The Politics and Perils of Pork

Nothing better illustrates the way the legislative sausage machine works in Washington than the so-called "emergency war supplemental" appropriation bill that Congress was considering at this writing. The most notable aspect of the $59 billion appropriation—which easily passed the Senate, 67-28 in late May—is how much it contains that has nothing to do with our troops in Afghanistan and Iraq, its ostensible purpose.

For MANAGING POWER readers, what best makes this point is that the measure includes $9 billion each for new loan guarantees for nuclear power and renewable energy projects. President Obama surely will sign the bill, once it passes the House, and the House and Senate versions are reconciled, despite the administration’s saber-rattling objections to funds for a second engine for the F35 joint service fighter jet.

The jet engine is a classic example of the power of pork. The plane already has an engine, the Pentagon doesn’t want a competing power plant, and neither does the White House. The military says the current Pratt & Whitney engine is just fine, but GE and Rolls Royce want continued development of their offering, which the administration says would add $465 million to a project where costs are already spiraling out of control. The money for the second engine has absolutely nothing to do with the current fighting in Afghanistan and Iraq.

And that brings us to the nuclear and renewables loan guarantees, largely a product of Texas legislators seeking to get federal government backing for NRG’s proposed two-unit addition to the existing South Texas nuclear project. More pork? Sure, but not surprising. The additional funding has White House support, despite its lack of relevance to anything remotely approaching an emergency. No troops will be in jeopardy if the loan guarantee pot is not doubled.

Now, to be fair, that loan guarantee authority doesn’t mean $18 billion in new spending, only $180 million. That’s what it will take for the Department of Energy and Secretary Steven Chu to administer the new loan guarantees, according to the Senate-passed bill (HR 4899). The new guarantees come on top of a similar amount authorized for the nukes way back in 2005.

Those earlier loan guarantee authorities have yet to produce tangible, concrete-on-the-ground results. At this writing, the first guarantee, some $8 billion to Southern Co. for a two-unit expansion of its Vogtle nuclear station (photo), was still in the negotiation stage. It isn’t clear what the hang-up is, but the administration in mid-May granted a 30-day extension to the negotiations. What’s going on appears to be what one wag has called "trading horses in a smoke-filled room."

Southern Nuclear’s Plant Vogtle was selected for an $8 billion loan guarantee for construction of Units 3 and 4. The negotiations continue. Courtesy: Southern Nuclear

It’s also the case that the new energy loan guarantees in the emergency military appropriations bill represent a bit of a retreat from what nuclear power backers, including the Obama administration, were seeking. Obama budget director Peter Orszag said the new loan guarantees in the emergency bill will be subtracted from the $35 billion in new guarantees the administration was supporting in its 2011 budget proposal to Congress. Give with one hand, take with the other?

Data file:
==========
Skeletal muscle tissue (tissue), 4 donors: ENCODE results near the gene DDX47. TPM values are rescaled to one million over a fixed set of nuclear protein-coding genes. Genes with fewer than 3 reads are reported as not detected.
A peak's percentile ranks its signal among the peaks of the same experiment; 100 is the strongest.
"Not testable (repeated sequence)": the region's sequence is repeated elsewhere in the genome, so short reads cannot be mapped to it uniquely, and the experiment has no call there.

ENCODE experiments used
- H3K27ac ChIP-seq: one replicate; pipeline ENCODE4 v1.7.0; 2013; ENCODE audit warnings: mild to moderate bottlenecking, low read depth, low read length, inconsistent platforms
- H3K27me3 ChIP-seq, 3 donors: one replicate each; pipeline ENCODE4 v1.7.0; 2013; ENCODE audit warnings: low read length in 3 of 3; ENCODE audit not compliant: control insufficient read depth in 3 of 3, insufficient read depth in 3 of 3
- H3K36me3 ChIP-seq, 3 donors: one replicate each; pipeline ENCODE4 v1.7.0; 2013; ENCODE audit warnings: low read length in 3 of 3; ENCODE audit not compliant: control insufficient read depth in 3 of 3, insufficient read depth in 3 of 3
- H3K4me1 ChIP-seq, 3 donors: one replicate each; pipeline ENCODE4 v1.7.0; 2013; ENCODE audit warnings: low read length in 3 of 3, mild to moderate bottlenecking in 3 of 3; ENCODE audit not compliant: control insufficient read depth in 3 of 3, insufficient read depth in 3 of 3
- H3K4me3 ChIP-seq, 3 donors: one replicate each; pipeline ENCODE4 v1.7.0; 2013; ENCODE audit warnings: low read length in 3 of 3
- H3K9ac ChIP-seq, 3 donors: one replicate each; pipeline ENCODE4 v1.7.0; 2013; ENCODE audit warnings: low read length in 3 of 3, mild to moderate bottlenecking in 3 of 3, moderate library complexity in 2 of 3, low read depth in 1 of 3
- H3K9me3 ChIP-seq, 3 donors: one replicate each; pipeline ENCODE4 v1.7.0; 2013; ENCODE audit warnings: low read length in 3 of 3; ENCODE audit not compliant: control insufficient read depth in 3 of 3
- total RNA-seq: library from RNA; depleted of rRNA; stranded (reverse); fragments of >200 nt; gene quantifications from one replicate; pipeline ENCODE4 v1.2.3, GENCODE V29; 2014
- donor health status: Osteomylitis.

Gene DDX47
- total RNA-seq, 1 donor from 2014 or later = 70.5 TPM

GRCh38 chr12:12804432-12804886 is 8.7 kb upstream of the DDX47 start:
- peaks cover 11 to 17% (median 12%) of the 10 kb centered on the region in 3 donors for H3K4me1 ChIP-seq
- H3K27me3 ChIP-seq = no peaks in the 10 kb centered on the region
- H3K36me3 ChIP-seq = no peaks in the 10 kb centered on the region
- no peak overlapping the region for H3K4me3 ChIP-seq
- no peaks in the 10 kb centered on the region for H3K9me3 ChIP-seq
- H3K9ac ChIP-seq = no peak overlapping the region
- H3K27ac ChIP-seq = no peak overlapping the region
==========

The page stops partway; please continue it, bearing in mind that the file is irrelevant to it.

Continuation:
I guess I’ve been around too long to be surprised by such maneuvering. But it still troubles me that legislative procedure is something so complex and messy that average citizens have no way of grasping it, and would likely be appalled at the process and the consequences if they did.

Then there are the loan guarantees themselves. Put the process aside. The promoters and protectors of market-based approaches to government somehow don’t get that federal loan guarantees are further examples of Uncle Sam picking winners and losers in the marketplace. New nukes are so important to some solons that abandoning sound governmental principles is second nature. Can you say "hypocrisy?"

What’s more, the track record of energy loan guarantees does not inspire confidence that the bureaucrats will pick the best projects. The Carter administration’s failed synfuels program—the most significant energy initiative the administration and the Democratic Congress put together after the fall of the Shah of Iran in 1979—was built on loan guarantees aimed at creating alternatives to crude oil. They simply didn’t work. But they attracted some doozies among projects seeking support, including one to turn peat into the energy equivalent of coal.

Nor is there any guarantee that Wall Street will automatically pony up the capital to build new nukes, just because some of the debt has the Good Housekeeping seal of the federal government. Suppose that a new administration decides to reneg on a loan guarantee for a nuclear project that has gone sour. What’s the lender’s recourse?

Take a look at the government’s nuclear waste fund for a scary answer. (See "The U.S. Spent Nuclear Fuel Policy: Road to Nowhere" in POWER’s May issue.) Even a series of federal court rulings has not moved the government to live up to the promises—in contracts—it made to nuclear utilities under the ill-conceived Nuclear Waste Policy Act, another lameoid idea from the 1980s.

One of the things I learned about procurement when I worked for the government is that the federal government is sovereign. It can do what it wants, contracts to the contrary notwithstanding.

—Kennedy Maize is MANAGING POWER’s executive editor.

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